I have stopped counting the times I hear Greek Americans ask: “Why can’t we be like the Jews?” or “Why can’t we have the same relationship the Jewish-Americans have with Israel?” Those questions are aired as a way of expressing frustration at the real or perceived lack of mobilization of Greek-Americans on the side of Greece and Cyprus. Very often those questions are voiced by leaders of the Greek-American organizations which engage in activities designed to shape U.S. foreign policy in the Eastern Mediterranean and whose efforts are hampered by small memberships or members systematically neglecting to pay their dues.
The answer to those questions about Jews and Greeks is not hard. The Jews have had a history of constant persecution and faced the prospect of total annihilation during the Holocaust. The Greeks of the Ottoman Empire suffered ethnic cleansing and genocidal violence between 1914 and 1922 but as horrific as that was, it does not compare to what happened to the Jews of Europe during World War II. And Israel is in a more precarious position than Greece even though Greece is dealing with an increasingly belligerent Turkey, which also continues to occupy the northern part of Cyprus.
What is hard instead is to find creative ways to help Greek-American leaders who are anxiously trying to make Greek-Americans more aware and more active over the issues faced by the homeland. How can that message be conveyed in a way that evokes a greater sense of urgency and draws more support for those efforts? Surprisingly, an interesting suggestion comes from an unlikely source, the correspondence of two Greek-American surrealist and politically radical poets, Nicolas Calas and Nanos Valaoritis, in a book edited by Elena Koutrianou and published by Nefeli in Athens in 2021.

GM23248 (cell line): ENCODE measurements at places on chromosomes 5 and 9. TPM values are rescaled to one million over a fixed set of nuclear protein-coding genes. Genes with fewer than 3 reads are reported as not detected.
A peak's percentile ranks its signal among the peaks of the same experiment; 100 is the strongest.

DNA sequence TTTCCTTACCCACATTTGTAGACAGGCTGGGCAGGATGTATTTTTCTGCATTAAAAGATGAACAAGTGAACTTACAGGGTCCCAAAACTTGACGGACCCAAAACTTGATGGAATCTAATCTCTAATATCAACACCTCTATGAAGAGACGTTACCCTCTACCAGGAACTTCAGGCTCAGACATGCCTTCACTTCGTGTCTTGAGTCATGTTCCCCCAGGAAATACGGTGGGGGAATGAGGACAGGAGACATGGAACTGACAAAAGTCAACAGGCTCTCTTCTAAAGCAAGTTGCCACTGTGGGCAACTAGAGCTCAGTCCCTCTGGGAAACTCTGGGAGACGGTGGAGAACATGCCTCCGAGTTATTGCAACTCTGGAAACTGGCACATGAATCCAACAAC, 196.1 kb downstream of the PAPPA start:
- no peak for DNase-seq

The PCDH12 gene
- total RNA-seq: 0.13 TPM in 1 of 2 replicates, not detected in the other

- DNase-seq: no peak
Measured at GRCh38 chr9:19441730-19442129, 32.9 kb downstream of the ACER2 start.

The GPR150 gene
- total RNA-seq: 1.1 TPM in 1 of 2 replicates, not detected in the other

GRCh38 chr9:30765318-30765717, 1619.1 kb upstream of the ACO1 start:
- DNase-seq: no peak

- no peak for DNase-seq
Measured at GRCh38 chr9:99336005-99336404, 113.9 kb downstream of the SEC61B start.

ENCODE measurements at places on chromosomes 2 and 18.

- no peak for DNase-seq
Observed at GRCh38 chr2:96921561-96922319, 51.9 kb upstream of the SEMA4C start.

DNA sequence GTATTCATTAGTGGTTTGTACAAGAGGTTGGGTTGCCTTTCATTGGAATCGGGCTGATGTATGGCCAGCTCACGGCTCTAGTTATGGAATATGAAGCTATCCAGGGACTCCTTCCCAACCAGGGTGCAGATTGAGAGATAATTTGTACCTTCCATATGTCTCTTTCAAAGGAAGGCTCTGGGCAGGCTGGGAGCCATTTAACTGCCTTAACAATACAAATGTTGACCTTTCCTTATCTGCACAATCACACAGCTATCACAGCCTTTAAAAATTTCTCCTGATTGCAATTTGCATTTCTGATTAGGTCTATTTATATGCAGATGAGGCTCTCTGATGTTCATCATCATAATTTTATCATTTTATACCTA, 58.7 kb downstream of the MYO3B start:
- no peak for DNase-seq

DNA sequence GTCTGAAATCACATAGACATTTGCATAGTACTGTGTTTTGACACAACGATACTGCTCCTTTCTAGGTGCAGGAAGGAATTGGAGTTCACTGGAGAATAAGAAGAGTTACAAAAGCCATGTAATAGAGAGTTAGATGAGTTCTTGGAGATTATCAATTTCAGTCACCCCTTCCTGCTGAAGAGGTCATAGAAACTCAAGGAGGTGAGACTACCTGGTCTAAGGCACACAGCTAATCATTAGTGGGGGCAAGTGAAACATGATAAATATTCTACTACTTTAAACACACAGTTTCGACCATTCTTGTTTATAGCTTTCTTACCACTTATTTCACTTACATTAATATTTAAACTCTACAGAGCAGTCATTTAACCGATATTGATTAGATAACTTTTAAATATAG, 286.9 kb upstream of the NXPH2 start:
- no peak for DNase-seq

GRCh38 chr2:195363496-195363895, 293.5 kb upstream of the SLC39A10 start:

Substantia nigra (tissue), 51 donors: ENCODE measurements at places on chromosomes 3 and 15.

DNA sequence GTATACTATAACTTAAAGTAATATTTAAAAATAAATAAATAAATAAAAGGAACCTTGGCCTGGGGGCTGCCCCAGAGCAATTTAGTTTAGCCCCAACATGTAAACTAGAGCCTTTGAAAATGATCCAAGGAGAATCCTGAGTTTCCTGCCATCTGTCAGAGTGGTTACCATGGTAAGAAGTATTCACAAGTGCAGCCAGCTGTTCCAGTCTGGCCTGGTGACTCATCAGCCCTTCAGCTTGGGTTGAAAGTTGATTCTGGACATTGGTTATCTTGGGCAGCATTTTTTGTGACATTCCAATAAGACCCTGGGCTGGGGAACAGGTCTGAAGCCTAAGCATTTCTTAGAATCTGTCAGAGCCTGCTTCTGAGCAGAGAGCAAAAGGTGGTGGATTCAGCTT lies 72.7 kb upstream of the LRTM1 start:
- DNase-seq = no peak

Neither of the two are household names among Greek-Americans – surrealist poetry appeals to only eclectic literary tastes. Yet Calas spent most of his life in New York, where he died in 1989, while Valaoritis, a descendant of Aristotelis Valaoritis, the great 19th century poet, spent twenty-five years as a professor of literature in San Francisco between 1967 and 1992.
Activism over issues of patriotism, let alone nationalism, are difficult for radicals like Calas and Valaoritis who pay homage instead to internationalism. But not always, apparently. In one of his letters, Valaoritis recounts that the French playwright Jean Genet, an anti-establishment intellectual whom he held in great esteem, helped him in his relationship to Greece when he said: “It was easy to be a renegade and refuse a large nation like France or America. But [in the case of] a small and persecuted country like Greece the ties are deeper because they concern our sense of wrong and injustice. It is not nationalism in the ordinary sense. It is a complicated love-hate passionate relationship.”
Genet’s words are insightful. Whether feels close or distant to the fate of the Hellenic homeland, one has to acknowledge that it has historically been the victim of injustice meted out by bigger more powerful countries. Greece had to deal with the mighty Ottoman Empire before 1922 and an assertive nationalist Tukey after that. It then confronted Mussolini’s Italy, which attacked Greece in 1940. And Cyprus was a victim first of Britain’s colonialism and then of Turkey’s actions in 1974.
Likewise, what Greece and Cyprus are demanding now is justice. Justice in respecting the boundaries in the Aegean, justice in respecting the rights of the Ecumenical Patriarchate, and justice for Cyprus. Framing those demands in this way avoids self-righteous nationalist rhetoric and also wards off complacent and naïve views about Greece and Cyprus’ issues somehow being easily resolved.
Calling for justice for the homeland also has a respectable historical pedigree. There are many versions of ‘Justice for Cyprus’ committees in Greek America’s past. And later on, activism against the Greek dictatorship of 1967-1974 was undertaken by ‘Justice for Greece’ committees in several countries.
Perhaps more than anything else, calling for justice for Greece and Cyprus employs a concept that is currently relevant to the lives of so many Americans. Presently it is at the core of many social movements including those that focus on issues related to race, gender, inequality, and climate change. Justice is seen as the antidote to the inequality those issues have bred. The United Nations are even calling for social justice in the sphere of the digital economy. The concept also applies to Greece and Cyprus. And who knows, delivered skillfully it could resonate in the Greek-American heartland and help grow those small memberships or get those unpaid dues settled as well.
Alexander Kitroeff is Professor of History at Haverford College.